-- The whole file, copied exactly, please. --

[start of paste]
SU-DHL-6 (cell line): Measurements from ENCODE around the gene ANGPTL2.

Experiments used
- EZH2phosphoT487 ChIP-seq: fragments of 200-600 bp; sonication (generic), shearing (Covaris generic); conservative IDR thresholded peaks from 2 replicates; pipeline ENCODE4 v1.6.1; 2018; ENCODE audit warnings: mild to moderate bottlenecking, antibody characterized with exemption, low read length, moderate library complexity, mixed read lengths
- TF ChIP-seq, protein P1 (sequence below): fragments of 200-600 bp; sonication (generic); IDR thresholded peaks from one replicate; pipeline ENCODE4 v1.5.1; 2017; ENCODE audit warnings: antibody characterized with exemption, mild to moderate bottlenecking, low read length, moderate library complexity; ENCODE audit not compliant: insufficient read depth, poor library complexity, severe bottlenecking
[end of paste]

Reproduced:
SU-DHL-6 (cell line): Measurements from ENCODE around the gene ANGPTL2.

Experiments used
- EZH2phosphoT487 ChIP-seq: fragments of 200-600 bp; sonication (generic), shearing (Covaris generic); conservative IDR thresholded peaks from 2 replicates; pipeline ENCODE4 v1.6.1; 2018; ENCODE audit warnings: mild to moderate bottlenecking, antibody characterized with exemption, low read length, moderate library complexity, mixed read lengths
- TF ChIP-seq, protein P1 (sequence below): fragments of 200-600 bp; sonication (generic); IDR thresholded peaks from one replicate; pipeline ENCODE4 v1.5.1; 2017; ENCODE audit warnings: antibody characterized with exemption, mild to moderate bottlenecking, low read length, moderate library complexity; ENCODE audit not compliant: insufficient read depth, poor library complexity, severe bottlenecking